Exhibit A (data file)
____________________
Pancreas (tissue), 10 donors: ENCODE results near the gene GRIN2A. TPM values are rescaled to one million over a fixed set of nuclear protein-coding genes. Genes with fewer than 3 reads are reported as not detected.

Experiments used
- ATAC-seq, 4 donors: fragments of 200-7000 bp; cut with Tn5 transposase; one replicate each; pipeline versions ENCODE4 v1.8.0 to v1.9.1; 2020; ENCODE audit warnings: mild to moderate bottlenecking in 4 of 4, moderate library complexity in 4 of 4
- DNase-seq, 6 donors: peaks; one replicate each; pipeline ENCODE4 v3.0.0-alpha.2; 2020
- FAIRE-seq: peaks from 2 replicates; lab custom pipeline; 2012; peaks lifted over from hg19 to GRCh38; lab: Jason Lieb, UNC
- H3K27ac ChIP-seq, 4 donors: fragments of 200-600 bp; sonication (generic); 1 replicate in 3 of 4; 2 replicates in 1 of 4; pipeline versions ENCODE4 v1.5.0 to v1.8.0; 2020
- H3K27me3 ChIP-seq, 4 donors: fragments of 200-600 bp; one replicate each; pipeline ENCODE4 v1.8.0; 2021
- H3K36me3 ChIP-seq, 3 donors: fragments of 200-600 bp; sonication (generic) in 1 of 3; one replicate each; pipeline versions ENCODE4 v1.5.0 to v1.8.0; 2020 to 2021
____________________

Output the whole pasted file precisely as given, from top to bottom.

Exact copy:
Pancreas (tissue), 10 donors: ENCODE results near the gene GRIN2A. TPM values are rescaled to one million over a fixed set of nuclear protein-coding genes. Genes with fewer than 3 reads are reported as not detected.

Experiments used
- ATAC-seq, 4 donors: fragments of 200-7000 bp; cut with Tn5 transposase; one replicate each; pipeline versions ENCODE4 v1.8.0 to v1.9.1; 2020; ENCODE audit warnings: mild to moderate bottlenecking in 4 of 4, moderate library complexity in 4 of 4
- DNase-seq, 6 donors: peaks; one replicate each; pipeline ENCODE4 v3.0.0-alpha.2; 2020
- FAIRE-seq: peaks from 2 replicates; lab custom pipeline; 2012; peaks lifted over from hg19 to GRCh38; lab: Jason Lieb, UNC
- H3K27ac ChIP-seq, 4 donors: fragments of 200-600 bp; sonication (generic); 1 replicate in 3 of 4; 2 replicates in 1 of 4; pipeline versions ENCODE4 v1.5.0 to v1.8.0; 2020
- H3K27me3 ChIP-seq, 4 donors: fragments of 200-600 bp; one replicate each; pipeline ENCODE4 v1.8.0; 2021
- H3K36me3 ChIP-seq, 3 donors: fragments of 200-600 bp; sonication (generic) in 1 of 3; one replicate each; pipeline versions ENCODE4 v1.5.0 to v1.8.0; 2020 to 2021